Kawasaki disease (KD) is a systemic vasculitis of unknown etiology occurring in infants and children. Several lines of evidence suggested the importance of genetic factors and infectious triggers for the pathogenesis of KD. We have reported that oral administration of a pure NOD1 ligand induces coronary arteritis in mice without fail. Since NOD1 is one of the pattern recognition receptors (PRRs) which play important roles in the innate immunity for the detection of microbial substances and induce inflammatory responses, we have investigated the association of PRR genes with the development of KD. Forty-six tagging-SNPs in 19 PRR genes were genotyped in Japanese KD patients (n= 356, consisting of two groups) and controls (n= 215). The genotypes and allele frequencies of each SNP or haplotype were compared between KD patients and controls. As a result, we did not find any genes with strongly contributed to the development of KD. A haplotype, G-T-C-C, in the NOD1 gene, was associated with lower risk for KD development (KD 1st group versus controls: 23.2% versus 35.3%, Pc= 0.0385). The second-round case-control study in KD group 2 demonstrated that a haplotype, T-T-C-G-A-C, in the NLRP1 gene was associated with a higher risk for KD development (4.9% versus 1.2%, Pc= 0.035). From the association analysis of SNPs and haplotypes of 19 PRR genes, NOD1 and NLRP1 seemed to partly contribute to the development of KD. Further analysis with larger samples of another independent set would be needed to find confirmative results.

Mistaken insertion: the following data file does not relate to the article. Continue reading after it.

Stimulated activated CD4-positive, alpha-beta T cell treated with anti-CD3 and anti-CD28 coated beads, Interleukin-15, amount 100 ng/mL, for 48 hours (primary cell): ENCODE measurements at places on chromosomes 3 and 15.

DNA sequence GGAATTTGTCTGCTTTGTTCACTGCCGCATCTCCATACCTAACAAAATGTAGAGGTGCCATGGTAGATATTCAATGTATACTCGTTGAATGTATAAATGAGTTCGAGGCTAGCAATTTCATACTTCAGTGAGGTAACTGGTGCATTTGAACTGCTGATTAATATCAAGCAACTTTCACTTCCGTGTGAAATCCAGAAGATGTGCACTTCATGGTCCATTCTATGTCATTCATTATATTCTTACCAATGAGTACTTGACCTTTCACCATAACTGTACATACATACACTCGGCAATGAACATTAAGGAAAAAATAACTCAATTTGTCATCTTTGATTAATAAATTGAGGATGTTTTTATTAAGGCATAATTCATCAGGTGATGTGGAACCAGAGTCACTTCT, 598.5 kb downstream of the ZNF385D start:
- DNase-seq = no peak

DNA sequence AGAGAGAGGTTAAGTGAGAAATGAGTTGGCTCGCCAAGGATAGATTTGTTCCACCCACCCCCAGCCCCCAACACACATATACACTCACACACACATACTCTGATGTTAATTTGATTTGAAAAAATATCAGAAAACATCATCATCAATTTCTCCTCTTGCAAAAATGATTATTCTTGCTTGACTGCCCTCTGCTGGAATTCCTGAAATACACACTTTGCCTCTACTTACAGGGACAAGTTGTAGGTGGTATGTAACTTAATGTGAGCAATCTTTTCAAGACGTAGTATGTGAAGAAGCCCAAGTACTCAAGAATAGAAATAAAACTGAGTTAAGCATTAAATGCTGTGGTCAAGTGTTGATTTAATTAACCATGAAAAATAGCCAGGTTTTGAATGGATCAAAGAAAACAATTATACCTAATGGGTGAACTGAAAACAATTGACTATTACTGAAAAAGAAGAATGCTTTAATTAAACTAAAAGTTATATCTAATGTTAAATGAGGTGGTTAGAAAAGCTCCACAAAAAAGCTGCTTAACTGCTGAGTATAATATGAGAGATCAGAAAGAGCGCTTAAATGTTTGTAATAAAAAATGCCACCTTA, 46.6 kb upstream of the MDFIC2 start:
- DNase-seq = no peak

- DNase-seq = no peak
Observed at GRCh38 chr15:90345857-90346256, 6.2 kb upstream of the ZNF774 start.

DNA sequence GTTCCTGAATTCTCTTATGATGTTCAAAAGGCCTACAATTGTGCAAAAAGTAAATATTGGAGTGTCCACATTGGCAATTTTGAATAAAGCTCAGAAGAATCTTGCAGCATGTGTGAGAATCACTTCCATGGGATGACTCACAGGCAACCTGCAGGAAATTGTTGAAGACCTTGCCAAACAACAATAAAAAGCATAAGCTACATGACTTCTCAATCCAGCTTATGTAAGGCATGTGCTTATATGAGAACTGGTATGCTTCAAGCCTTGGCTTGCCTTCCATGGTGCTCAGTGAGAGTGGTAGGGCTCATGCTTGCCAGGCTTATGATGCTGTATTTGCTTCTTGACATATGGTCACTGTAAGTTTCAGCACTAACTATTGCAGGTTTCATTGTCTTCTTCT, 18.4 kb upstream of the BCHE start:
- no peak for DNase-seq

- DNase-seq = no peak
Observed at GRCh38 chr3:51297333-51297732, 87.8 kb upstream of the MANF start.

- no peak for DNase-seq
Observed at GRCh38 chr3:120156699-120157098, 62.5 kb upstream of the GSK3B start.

All Science Journal Classification (ASJC) codes
- Immunology and Allergy